Can Chrome replace your game console? Google’s Project Stream argues it can
Google's Project Stream wants to bring console gaming directly to your Chrome browser by streaming it over the internet. The beta holds much promise but also has room for improvement.
By Matthew S. Smith
Game consoles are dying.
Ok, stop laughing. It sounds like an absurd statement, but this idea is on the minds of thinkers at tech companies worldwide. The drumbeat march of announced or planned game streaming services has left some to wonder if the game console might be obsolete.
Will Project Stream make your PS4 or Xbox obsolete?
Quick and easy
As mentioned, Project Stream works in Chrome, and that’s its most attractive feature. There’s a good chance you already use Chrome, and if you do, you don’t need to install anything new. You can launch the service with the click of an in-browser button, and the game’s title screen appears within seconds.
Playing in Chrome also means you can immediately alt-tab out of the game to check a guide or respond to an email. Most PC games allow that, but switching apps can involve a flashing screen and at least a few seconds of start-stop movement when you jump back into the game. No such problems here. Switching away from the game is as easy as minimizing a Chrome window because that’s literally what you’re doing.
Playing Odyssey proved just as smooth as loading it. I tried it on two networks — One was connected over a gigabit internet connection, while the other was a shared office connection that normally hits 100Mbps. Both exceed the recommended connection speed of 25Mbps.
Not once did we notice even a hint of lag. In fact, the experience felt just as responsive as Odyssey on the PlayStation 4 Pro, which we played just before loading Project Stream. That’s impressive. Especially since a similar streaming service we tried earlier this year, GeForce Now, was not as intuitive. Nvidia’s alternative could be just as smooth, but seemed to require more bandwidth to achieve good results.
What’s gained in speed, is lost in beauty
There’s a price to pay for Project Stream’s responsiveness, however. Assassin’s Creed Odyssey wasn’t all that pleasant to look at.
If these screenshots look blurry, don’t blink. Your eyesight isn’t failing you. Project Stream’s image quality left a lot to be desired. The stream appeared to run at no better than 720p resolution and, to make matters worse, was plagued by artifacts and ghosting. I easily noticed a trail behind Kassandra’s sword as she plunged it into an opponent’s belly.
The result is a visual downgrade that takes Odyssey back a generation. This is what the game would look if an Xbox 360 version was released. Yes, it’s playable, and the game’s strong art direction still stands out, but there’s a massive gulf between the Project Stream experience and a PS4. Google’s streaming quality also trails its competitors by a large margin. GeForce Now needed a better connection to maintain smooth gameplay but, when played over such a connection, it looked almost identical to playing on a high-end PC. The same can’t be said for Project Stream.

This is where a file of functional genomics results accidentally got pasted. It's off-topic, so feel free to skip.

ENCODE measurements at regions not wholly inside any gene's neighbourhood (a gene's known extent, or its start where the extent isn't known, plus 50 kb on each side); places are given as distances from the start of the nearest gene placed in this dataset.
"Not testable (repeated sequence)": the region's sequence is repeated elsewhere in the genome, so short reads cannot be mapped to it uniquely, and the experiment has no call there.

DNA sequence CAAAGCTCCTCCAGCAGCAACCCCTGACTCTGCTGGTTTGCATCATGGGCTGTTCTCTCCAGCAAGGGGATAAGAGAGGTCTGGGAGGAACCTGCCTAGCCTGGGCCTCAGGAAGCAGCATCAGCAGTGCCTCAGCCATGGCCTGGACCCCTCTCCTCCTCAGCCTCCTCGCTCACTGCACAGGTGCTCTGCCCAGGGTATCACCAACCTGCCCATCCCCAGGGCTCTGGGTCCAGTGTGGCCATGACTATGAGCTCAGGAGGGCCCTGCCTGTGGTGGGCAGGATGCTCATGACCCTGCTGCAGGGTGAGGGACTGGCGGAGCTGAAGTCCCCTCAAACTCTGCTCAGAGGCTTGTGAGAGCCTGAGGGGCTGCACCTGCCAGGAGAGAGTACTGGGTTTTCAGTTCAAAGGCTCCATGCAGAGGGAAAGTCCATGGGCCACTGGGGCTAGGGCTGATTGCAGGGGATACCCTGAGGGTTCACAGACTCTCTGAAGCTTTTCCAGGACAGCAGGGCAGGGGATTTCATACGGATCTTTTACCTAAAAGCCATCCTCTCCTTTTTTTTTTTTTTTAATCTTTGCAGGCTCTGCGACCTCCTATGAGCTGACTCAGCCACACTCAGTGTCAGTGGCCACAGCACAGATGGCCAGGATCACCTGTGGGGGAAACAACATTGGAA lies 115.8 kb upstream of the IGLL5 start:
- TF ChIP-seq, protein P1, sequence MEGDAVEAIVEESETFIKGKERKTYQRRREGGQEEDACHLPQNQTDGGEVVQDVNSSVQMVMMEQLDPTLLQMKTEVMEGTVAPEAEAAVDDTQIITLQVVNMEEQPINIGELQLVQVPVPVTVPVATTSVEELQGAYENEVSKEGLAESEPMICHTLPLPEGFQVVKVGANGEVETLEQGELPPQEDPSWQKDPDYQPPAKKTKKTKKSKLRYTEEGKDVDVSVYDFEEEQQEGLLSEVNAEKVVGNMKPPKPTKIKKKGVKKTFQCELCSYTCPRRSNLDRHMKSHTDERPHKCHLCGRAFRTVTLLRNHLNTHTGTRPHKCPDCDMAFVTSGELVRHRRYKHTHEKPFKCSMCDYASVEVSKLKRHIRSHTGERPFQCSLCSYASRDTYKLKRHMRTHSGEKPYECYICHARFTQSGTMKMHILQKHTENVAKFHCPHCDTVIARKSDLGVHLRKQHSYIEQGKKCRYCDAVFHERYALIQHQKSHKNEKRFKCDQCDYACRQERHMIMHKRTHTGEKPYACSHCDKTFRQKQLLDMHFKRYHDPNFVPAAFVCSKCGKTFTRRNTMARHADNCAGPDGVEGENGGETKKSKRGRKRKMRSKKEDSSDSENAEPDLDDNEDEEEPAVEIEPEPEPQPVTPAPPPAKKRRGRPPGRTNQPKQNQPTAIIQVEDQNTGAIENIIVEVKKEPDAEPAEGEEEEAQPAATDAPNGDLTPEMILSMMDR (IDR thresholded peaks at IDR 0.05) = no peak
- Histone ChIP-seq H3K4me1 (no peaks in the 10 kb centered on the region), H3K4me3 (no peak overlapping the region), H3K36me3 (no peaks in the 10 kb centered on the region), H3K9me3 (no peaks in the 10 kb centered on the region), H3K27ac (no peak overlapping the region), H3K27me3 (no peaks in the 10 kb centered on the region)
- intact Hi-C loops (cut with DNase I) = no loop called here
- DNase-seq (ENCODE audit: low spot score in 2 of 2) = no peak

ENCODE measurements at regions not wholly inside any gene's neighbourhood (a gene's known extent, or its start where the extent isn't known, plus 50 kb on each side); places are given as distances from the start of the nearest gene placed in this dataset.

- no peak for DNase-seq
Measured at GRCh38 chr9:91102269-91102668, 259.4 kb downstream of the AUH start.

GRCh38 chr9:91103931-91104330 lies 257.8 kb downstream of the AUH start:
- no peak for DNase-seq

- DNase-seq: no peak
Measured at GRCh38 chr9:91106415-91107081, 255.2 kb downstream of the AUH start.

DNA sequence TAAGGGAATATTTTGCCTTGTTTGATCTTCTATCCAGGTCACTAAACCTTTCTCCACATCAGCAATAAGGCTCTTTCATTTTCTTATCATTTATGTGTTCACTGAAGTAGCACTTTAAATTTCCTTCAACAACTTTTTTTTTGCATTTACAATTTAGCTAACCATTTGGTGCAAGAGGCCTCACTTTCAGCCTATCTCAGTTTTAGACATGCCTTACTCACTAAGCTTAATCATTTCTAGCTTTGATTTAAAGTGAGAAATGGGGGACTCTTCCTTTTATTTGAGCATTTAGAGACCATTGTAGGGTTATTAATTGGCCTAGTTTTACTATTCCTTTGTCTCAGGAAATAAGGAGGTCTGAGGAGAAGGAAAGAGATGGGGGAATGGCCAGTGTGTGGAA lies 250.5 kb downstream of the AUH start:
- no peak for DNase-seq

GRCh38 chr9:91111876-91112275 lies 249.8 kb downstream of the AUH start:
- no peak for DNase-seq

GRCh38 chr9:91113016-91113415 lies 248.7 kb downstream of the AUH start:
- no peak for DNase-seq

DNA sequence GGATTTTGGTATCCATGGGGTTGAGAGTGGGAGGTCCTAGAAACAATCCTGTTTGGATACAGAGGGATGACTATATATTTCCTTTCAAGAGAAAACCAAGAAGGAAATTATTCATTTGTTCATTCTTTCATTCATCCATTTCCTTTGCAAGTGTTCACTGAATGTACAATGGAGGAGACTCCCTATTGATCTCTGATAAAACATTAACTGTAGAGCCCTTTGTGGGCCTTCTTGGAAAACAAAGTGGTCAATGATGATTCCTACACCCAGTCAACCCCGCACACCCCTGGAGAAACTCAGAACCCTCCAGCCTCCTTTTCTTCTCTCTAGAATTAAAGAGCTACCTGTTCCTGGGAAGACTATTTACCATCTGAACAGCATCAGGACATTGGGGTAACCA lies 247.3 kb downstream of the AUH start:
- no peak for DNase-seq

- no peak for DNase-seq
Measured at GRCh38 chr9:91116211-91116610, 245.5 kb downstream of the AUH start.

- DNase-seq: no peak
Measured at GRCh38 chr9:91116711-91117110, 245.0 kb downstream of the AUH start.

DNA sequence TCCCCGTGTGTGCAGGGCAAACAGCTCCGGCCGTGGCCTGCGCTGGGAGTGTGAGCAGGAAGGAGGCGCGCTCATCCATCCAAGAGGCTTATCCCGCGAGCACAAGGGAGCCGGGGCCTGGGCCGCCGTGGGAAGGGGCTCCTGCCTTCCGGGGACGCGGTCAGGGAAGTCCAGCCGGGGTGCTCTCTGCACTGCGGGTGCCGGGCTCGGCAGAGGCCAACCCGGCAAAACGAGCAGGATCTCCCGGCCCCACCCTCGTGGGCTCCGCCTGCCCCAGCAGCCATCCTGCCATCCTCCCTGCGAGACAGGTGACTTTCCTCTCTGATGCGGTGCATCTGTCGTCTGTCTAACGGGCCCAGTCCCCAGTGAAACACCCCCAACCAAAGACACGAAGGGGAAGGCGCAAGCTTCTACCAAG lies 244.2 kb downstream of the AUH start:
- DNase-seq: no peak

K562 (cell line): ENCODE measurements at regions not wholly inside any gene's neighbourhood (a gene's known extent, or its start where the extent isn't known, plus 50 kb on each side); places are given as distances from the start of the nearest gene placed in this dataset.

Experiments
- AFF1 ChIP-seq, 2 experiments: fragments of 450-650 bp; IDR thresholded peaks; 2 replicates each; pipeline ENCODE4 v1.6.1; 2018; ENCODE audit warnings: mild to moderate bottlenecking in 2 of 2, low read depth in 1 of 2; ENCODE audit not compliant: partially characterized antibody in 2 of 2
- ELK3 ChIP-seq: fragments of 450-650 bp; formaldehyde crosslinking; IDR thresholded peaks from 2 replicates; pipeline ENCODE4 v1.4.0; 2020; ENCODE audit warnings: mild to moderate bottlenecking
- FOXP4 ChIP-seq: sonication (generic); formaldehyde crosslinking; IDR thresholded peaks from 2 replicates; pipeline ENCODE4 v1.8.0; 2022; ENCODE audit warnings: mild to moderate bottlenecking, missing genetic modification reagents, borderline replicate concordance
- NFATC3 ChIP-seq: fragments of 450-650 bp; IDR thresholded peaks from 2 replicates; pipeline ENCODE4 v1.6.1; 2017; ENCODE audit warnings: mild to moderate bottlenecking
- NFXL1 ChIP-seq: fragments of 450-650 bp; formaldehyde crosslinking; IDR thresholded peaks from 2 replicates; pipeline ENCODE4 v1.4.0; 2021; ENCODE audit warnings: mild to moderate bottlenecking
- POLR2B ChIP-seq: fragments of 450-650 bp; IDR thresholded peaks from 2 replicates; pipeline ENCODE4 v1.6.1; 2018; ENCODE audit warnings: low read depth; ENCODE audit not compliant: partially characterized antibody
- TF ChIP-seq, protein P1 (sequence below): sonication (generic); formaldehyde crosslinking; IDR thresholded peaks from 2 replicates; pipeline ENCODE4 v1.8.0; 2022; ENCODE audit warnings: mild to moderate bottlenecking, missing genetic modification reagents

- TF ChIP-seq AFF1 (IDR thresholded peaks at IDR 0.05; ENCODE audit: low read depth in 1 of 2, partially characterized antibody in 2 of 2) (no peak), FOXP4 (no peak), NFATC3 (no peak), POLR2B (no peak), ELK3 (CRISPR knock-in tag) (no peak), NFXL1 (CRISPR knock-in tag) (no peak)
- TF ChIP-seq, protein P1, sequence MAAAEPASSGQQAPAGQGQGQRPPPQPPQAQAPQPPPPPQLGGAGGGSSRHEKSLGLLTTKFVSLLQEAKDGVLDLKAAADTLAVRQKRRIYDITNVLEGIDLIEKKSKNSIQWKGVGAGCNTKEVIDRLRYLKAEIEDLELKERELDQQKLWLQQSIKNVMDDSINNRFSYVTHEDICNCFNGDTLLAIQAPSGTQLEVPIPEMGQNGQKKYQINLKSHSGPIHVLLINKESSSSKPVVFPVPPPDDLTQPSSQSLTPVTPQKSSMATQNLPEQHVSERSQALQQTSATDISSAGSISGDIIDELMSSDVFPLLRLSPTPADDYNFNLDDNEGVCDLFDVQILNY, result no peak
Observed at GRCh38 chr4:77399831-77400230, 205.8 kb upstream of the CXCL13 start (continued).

That may, in fact, be a calculated move on Google’s part. Perhaps Project Stream could look better. Yet Google seems to be holding it back so it can promise solid performance on a wide range of networks. Google likely intends to roll it out everywhere Chrome is available including mobile phones and Chromecast media sticks. It’s a different angle than GeForce Now, which instead bills itself as an easier, less expensive way to enjoy PC games with all the details turned on.
Will gamers trade quality for convenience?
Project Stream, even in beta form, does what it says on the tin. It delivers a consistent, smooth gaming experience, all in your Chrome browser. But don’t hold funeral rites for traditional consoles just yet.
Visual quality takes a hit. The problem isn’t just the obvious downgrade. It’s the fact a better experience can be found elsewhere, on console hardware most gamers already own.
Its true this service will let you play the game on a PC that otherwise couldn’t, and the beta’s free access to Odyssey is a great deal. It’s also a limited one. I imagine that once launched, games will be sold at their regular retail price (a subscription service is no doubt planned, but probably won’t happen soon). If you’re going to pay $60 for a new game, you’ll expect the same experience as everyone else. Project Stream can’t deliver that.
Game streaming services could change how we play games. Someday. For now, though, most gamers will stick to their consoles.